We are learning plenty.
As access to the media falls to more of the population of India, Iraq and Syria through small digital devices like smart phones, more news of what is really happening inside the country is filtering out. Every week we hear of another serious child rape.
It appears that India has been plagued with rape cases in the last year. So too has The Congo, Kenya, Syria and Iraq. However, that is only the tip of the iceberg.
Gender violence in India was speculated around the world as the worst anywhere in peace time. Some academics muse that until the child sex trade is ended in India, it will not end anywhere.
Over 60 million women are missing from India’s population, an accumulated number based on those children who should have lived to become grown women by this time..
If you are born a girl to parents of tea-pickers in Assam in northeastern India (earning as little as 1.50 US dollars a day) there is a good chance you will be sold to a local “recruitment agent” by your loved ones for around 50 dollars, and the agent will sell you on to a city “employer” for up to 800 dollars and into a life of abuse and suffering.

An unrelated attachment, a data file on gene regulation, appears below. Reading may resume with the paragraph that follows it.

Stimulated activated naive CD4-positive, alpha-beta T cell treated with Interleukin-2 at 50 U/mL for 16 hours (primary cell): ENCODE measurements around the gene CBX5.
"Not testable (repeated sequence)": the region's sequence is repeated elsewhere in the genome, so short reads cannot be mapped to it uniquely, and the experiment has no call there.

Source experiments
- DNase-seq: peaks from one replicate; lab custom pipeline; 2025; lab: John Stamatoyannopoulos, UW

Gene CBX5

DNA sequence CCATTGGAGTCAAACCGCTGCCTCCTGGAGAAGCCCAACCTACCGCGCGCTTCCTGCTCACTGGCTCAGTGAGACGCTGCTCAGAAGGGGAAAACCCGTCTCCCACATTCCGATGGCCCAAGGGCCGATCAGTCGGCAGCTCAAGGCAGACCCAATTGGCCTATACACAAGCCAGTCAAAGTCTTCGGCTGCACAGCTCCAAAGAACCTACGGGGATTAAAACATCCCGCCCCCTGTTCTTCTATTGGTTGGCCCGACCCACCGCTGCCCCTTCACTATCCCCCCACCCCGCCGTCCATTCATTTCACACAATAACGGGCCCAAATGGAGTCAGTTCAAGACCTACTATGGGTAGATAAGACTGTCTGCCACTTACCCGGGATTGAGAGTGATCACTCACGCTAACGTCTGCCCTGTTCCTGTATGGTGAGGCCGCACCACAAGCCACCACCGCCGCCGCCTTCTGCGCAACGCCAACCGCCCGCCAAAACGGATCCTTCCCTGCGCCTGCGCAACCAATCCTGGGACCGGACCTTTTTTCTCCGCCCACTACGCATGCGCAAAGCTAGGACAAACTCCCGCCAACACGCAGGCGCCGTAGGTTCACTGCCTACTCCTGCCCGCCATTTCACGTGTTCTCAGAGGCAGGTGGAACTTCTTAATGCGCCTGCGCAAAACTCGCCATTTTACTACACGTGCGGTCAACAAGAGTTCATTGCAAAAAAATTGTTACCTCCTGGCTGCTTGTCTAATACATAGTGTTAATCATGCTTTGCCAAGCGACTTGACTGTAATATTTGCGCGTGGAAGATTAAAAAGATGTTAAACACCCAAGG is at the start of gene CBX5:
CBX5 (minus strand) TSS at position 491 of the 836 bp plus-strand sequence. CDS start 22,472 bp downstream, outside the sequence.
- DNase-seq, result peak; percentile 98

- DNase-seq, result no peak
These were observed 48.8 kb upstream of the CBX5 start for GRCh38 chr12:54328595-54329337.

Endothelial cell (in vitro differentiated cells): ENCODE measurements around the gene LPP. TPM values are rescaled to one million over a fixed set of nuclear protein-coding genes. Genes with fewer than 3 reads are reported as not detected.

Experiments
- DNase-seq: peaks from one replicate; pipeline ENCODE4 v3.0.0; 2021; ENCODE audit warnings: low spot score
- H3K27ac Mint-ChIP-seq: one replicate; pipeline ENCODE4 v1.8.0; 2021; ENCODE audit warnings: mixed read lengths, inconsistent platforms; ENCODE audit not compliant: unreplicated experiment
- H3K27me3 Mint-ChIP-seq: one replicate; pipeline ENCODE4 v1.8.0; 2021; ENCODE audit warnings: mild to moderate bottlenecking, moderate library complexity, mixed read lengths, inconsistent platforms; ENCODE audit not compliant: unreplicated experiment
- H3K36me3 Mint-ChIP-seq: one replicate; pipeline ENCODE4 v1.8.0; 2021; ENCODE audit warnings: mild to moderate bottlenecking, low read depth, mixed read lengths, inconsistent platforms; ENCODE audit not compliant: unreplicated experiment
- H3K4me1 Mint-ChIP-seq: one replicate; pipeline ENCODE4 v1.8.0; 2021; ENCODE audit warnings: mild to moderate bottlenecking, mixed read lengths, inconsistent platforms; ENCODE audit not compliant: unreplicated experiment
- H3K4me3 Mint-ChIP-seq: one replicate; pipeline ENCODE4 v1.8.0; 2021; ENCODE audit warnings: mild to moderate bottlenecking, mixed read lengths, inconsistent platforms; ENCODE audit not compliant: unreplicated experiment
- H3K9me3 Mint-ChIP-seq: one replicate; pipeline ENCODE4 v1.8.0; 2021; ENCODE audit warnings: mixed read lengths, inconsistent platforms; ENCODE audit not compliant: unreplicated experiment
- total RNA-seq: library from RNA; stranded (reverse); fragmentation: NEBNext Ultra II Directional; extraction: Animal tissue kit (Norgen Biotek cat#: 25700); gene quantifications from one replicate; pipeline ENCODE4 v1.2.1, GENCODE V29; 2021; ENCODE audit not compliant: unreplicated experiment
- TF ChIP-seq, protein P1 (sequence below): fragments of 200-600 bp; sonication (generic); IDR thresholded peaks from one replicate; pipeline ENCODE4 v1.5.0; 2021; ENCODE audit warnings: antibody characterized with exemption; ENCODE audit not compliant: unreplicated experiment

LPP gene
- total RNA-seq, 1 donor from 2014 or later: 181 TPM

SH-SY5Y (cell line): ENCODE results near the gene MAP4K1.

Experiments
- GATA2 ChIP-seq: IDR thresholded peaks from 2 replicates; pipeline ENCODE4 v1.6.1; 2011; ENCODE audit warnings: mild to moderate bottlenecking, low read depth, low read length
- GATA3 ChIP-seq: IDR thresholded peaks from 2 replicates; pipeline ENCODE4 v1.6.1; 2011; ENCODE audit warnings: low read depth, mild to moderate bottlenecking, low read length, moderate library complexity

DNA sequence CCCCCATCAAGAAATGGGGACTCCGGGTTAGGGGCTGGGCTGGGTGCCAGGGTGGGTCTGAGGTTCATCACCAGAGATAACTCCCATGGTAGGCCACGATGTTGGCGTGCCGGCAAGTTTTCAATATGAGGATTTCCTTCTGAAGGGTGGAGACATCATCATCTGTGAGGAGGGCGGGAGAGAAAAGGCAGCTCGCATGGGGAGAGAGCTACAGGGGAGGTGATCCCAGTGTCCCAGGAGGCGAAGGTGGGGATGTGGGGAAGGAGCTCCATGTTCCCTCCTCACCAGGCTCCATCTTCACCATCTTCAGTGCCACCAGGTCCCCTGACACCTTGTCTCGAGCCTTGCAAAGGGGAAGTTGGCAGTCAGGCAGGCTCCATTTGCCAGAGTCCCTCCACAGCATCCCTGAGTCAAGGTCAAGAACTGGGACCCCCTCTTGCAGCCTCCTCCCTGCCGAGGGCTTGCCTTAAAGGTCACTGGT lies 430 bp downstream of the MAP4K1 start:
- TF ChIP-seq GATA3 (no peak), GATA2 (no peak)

Almost 80 per cent of all worldwide trafficking is for sexual exploitation, with an estimated 1.2 million children being bought and sold into sexual slavery every year, and India is the poisonous hub, for Asia and, some say, the world. End trafficking in India and the worldwide epidemic in human suffering caused by this crime will be greatly reduced.
Each year millions of women and children are trafficked in India which, according to the US State Department, is “a source, destination and transit” country for “men women and children subjected to forced labour and sex trafficking”. While the vast majority (90 per cent), remain within the country, moving from one state to another, some find their way to the Gulf states, as well as America and Europe.
Among the reams of material on trafficking in India, there is a staggering government statistic that:
a child goes missing somewhere in India every eight minutes.
Young women and girls trafficked for sex may have been enticed, deceived or kidnapped. They are forced to have sex with clients, anywhere between ten and twenty-five a day. If they try to resist, they may be beaten mercilessly with belts, sticks or iron rods until they submit. Alternatively they may be drugged of forced to drink alcohol until senseless.